Papua New Guinea and its offshore islands is host to a seemingly inexhaustible diversity of bananas. At the end of the 1980s, a series of collection missions lifted the veil on its little known diversity. More than 80% of the 264 samples of wild and cultivated bananas collected in mainland Papua New Guinea and the Bismarck Archipelago were new to taxonomy experts. At the time, what is nowadays the Autonomous Region of Bougainville was not visited because the area was going through a period of civil unrest. It has now been done. Last October, a team of five scientists spent two weeks collecting and documenting the banana diversity on the islands of Buka, Sohano and Bougainville.
Concentrating on material not in collections, they collected 44 samples of edible bananas related to the wild species Musa acuminata. Of these, 30 are diploid bananas (that is they have two sets of chromosomes, like their wild ancestor). Even though edible diploids are a necessary step in the domestication of bananas, and are sought after by breeders, they are typically less common than the triploid bananas (three sets of chromosomes) they gave rise to. Finding so many diploid cultivars in one place is unusual and further consolidates the reputation of the New Guinea region as an exceptional hotspot of banana diversity. Another 17 samples were collected: mostly ornamental and Fe’i bananas, and the two native wild species (Musa bukensis and Musa maclayi). The latter belong to the former Australimusa section, which has been renamed Callimusa following a merger of the sections.
Although the Autonomous Region of Bougainville is politically part of Papua New Guinea, it is geographically and culturally part of the Solomon Islands archipelago. The collecting team (from left to right, Gou Rauka, Janet Paofa, Gabriel Sachter-Smith, Steven Janssens and Julie Sardos) visited the region between the 19th and 31st of October 2016. (Photo by Zohn Bosco Miriona)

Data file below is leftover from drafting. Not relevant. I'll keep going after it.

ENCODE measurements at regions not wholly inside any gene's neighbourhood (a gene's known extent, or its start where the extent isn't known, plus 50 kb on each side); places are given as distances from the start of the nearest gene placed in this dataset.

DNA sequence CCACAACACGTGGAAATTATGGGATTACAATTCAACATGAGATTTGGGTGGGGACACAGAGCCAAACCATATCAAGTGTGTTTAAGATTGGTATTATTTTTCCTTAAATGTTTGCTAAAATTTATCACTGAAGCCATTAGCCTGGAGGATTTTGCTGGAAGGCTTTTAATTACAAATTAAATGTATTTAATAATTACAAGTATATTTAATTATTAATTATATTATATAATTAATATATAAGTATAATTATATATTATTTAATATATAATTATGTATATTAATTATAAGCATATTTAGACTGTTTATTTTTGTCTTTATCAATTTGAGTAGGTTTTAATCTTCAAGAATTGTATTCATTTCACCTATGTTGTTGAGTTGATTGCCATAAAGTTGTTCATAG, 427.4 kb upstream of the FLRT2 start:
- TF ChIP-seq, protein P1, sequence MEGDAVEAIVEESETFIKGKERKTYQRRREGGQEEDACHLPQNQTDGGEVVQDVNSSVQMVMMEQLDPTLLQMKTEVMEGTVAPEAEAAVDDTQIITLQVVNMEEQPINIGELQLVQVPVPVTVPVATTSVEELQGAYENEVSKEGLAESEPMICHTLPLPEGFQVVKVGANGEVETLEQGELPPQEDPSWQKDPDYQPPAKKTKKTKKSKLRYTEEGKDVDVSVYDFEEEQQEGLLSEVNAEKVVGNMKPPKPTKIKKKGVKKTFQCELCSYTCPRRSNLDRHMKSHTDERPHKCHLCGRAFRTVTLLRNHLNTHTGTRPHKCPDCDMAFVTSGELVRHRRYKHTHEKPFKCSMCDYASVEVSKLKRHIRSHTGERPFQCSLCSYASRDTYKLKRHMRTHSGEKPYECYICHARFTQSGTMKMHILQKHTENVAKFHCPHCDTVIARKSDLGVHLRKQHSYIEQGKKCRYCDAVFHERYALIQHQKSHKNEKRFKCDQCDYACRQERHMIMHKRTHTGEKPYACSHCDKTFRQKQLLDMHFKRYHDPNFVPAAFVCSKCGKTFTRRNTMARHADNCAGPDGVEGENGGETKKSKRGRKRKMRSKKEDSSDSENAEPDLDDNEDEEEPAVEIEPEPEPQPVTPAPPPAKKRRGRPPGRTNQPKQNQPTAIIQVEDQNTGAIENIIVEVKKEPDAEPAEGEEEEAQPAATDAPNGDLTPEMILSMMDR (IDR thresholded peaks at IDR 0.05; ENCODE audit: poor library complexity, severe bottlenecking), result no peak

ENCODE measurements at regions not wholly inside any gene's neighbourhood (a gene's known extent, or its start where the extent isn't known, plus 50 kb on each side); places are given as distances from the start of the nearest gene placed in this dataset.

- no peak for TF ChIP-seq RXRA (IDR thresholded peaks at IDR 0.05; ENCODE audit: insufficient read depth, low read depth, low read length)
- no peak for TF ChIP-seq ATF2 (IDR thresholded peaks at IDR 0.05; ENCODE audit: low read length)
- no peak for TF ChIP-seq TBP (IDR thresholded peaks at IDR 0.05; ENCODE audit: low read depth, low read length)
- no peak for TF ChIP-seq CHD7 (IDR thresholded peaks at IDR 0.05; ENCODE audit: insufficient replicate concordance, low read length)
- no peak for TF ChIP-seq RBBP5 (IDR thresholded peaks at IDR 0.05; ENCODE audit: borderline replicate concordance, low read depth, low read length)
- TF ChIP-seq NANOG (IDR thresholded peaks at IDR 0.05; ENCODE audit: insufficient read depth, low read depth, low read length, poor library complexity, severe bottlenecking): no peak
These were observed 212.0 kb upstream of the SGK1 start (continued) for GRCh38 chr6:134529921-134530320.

Sohano Island lies at the edge of the channel that separates the islands of Bougainville and Buka. In the distance, one can see Bougainville under the clouds and Taiof Island on the right. With the possible exception of the Fe’i types, the islands’ cultivated bananas were most likely introduced since Musa acuminata has never been reported by the botanists who visited the area. (Photo by Gabriel Sachter-Smith)
The team did some reconnaissance in markets, on the lookout for bananas to ask about when visiting farmers. This is where they first spotted a slender and curvy banana with an almost white peel (see below). The vendor did not know its name, but after being asked a few times made one up. Pointing to Julie Sardos’ white skin, she named it ‘Misis’, the local word for European woman. When the team saw the banana again in a field adjacent to a school, they asked one of the teachers who had the same reaction. After looking at Gabriel Sachter-Smith, he named the banana ‘Wait masta’ (white master). The team eventually found someone who was growing the banana plant and said that in her village it was called 'Talasea'. (Photo by Julie Sardos)
'Talasea’ is a diploid cooking banana that produces long and slender fruits whose peel is almost white with a reddish blush that fades with maturity. It was named after a district of West New Britain. In Melanesia, people who bring home new cultivars often name them after the place where they collected it or the name of the person who gave it to them. (Photo by Gabriel Sachter-Smith)